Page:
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Ben Crump to represent family of Daunte Wright

Ben Crump to represent family of Daunte Wright
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Civil rights attorney Ben Crump announced on Monday that he has been retained to represent the family of Daunte Wright, the 20-year-old Black man who was shot dead by a police officer during a traffic stop Sunday.

“Daunte Wright is yet another young Black man killed at the hands of those who have sworn to protect and serve all of us  not just the whitest among us," Crump said in the announcement.

Wright was shot after police officers attempted to arrest him for an outstanding warrant. He died shortly after driving away from the police officers who had detained him. The officer who shot him has been placed on administrative leave.

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"As Minneapolis and the rest of the country continue to deal with the tragic killing of George Floyd, now we must also mourn the loss of this young man and father," Crump continued. "This level of lethal force was entirely preventable and inhumane. What will it take for law enforcement to stop killing people of color? The growing number of Black men and women who have been killed or harmed by police is far too hefty a price for the equality we are seeking. We join Daunte’s family in demanding justice for him, and holding those responsible for his death accountable.”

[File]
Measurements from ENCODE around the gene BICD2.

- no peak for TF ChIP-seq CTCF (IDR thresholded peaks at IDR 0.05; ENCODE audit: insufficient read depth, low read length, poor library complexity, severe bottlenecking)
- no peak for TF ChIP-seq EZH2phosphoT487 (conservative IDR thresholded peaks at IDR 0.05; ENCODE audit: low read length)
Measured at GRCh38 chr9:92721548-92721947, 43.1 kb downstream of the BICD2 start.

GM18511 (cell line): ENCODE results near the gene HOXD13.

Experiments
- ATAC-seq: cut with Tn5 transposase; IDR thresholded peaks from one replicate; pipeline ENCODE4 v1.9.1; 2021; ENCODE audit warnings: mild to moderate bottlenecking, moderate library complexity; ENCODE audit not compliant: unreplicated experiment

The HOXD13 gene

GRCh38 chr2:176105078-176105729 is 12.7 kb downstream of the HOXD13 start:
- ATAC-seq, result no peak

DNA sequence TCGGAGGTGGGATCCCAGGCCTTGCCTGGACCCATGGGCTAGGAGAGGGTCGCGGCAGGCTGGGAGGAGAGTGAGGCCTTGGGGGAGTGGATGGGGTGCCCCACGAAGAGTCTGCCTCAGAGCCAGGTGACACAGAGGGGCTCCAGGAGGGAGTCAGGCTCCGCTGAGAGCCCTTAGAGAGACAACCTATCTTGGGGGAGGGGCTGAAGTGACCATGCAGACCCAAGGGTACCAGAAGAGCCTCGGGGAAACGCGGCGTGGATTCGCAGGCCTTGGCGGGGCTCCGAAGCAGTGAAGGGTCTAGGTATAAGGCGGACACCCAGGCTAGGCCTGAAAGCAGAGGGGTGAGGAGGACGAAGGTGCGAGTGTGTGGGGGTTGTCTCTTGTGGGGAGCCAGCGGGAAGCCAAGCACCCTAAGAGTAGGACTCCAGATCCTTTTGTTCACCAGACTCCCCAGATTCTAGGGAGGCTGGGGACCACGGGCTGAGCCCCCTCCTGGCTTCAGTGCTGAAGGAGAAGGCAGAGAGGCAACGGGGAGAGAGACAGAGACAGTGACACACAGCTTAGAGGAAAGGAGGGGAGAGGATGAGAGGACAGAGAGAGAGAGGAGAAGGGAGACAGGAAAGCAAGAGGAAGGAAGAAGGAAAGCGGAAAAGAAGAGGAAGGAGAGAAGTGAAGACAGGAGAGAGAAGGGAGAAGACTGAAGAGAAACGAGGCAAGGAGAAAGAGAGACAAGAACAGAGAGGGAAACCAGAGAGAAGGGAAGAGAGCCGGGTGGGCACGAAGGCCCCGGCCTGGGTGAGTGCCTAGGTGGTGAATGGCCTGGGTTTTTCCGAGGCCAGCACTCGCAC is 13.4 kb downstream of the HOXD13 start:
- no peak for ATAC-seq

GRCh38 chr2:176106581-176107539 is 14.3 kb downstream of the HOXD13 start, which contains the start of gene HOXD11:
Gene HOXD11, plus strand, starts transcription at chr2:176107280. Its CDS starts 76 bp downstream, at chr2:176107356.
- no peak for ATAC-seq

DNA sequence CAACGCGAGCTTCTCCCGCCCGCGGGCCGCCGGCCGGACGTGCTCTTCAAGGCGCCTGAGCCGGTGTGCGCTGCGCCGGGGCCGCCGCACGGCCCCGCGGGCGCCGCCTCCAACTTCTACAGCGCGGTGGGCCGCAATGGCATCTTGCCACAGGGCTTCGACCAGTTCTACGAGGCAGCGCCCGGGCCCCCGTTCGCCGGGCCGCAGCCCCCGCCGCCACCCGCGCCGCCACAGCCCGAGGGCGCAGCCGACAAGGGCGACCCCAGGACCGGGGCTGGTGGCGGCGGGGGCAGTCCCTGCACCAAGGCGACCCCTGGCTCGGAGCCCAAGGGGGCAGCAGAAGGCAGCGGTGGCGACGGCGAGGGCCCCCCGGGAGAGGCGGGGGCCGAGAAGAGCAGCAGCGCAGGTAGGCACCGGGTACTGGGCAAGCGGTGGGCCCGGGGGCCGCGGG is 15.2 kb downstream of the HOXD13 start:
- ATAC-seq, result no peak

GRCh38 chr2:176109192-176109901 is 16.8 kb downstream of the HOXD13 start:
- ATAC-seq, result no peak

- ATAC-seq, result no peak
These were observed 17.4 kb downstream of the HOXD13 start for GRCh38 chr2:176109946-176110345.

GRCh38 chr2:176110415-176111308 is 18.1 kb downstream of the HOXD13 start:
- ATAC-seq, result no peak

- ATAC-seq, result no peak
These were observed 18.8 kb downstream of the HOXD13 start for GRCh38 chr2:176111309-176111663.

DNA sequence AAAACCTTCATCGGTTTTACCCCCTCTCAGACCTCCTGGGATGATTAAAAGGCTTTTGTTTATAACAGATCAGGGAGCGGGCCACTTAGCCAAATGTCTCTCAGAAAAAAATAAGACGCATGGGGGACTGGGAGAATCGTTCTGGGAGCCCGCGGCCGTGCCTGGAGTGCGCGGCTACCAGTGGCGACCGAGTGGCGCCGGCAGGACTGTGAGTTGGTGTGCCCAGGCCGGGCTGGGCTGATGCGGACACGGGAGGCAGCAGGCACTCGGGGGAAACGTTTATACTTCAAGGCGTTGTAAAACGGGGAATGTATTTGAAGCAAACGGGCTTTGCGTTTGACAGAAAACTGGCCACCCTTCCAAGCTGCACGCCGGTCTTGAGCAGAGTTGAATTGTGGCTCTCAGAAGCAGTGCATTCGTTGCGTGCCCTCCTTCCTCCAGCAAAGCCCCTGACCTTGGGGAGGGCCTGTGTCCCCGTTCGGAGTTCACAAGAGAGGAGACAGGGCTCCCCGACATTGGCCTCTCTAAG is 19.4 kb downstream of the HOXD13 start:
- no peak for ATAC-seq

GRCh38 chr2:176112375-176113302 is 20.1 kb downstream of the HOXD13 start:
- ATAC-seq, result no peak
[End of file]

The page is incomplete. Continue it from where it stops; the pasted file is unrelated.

During a press conference on Monday, Brooklyn Center Police Chief Tim Gannon said he believed that the officer who shot Wright intended to taze him.

"It is my belief that the officer had the intention to deploy their Taser, but instead shot Mr. Wright with a single bullet," Gannon said.

Wright's death ignited protests in Minnesota Sunday evening. Demonstrators climbed on top of the Brooklyn Center Police Department's headquarters sign and chanted Wright's name. A curfew was put in place by Brooklyn Center Mayor Mike Elliott, and the National Guard troops were deployed in the area.

Crump also represents the family of George Floyd, who died in May after former Minneapolis police officer Derek Chauvin kneeled on his neck for more than eight minutes.

Chauvin's trial began in April, with closing arguments expected as early as next week.